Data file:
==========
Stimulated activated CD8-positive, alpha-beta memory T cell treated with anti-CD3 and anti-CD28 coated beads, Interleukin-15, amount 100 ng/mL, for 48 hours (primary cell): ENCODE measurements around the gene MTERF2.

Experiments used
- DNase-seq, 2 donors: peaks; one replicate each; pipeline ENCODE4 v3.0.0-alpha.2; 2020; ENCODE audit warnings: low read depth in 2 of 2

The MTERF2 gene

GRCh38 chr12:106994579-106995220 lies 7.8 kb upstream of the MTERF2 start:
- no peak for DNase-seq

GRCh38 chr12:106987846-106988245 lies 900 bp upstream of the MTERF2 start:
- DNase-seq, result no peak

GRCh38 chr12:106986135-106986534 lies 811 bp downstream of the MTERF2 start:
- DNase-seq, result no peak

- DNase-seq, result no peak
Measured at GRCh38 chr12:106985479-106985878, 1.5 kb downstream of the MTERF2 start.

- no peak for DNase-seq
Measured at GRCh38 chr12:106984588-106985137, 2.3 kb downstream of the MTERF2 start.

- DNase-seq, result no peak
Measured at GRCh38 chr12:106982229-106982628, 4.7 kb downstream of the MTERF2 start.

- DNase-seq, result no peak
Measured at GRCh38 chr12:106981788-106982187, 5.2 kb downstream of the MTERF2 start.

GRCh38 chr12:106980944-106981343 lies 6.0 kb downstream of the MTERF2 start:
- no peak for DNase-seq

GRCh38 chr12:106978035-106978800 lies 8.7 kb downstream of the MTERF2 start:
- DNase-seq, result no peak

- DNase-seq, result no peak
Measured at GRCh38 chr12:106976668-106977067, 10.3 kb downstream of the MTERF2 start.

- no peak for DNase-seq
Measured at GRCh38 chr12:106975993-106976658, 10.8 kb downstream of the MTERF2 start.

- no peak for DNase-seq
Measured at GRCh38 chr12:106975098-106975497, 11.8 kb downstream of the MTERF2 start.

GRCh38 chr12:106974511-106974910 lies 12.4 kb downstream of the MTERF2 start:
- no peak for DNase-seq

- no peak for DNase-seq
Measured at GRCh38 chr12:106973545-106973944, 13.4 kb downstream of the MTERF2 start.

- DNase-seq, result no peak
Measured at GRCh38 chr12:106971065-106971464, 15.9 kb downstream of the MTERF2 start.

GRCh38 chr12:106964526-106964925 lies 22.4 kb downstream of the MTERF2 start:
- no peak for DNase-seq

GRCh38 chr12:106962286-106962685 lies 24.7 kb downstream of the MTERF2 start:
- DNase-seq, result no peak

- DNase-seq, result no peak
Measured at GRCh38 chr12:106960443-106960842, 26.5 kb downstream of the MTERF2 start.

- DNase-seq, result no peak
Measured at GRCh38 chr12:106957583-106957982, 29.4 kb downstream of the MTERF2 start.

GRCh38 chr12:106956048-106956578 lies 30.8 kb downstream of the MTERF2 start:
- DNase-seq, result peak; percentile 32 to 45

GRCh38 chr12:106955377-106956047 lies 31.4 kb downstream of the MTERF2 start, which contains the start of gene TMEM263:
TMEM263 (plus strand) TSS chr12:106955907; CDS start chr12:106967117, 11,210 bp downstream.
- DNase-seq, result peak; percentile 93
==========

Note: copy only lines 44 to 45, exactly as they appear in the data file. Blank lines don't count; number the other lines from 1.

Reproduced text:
- DNase-seq, result peak; percentile 32 to 45

GRCh38 chr12:106955377-106956047 lies 31.4 kb downstream of the MTERF2 start, which contains the start of gene TMEM263: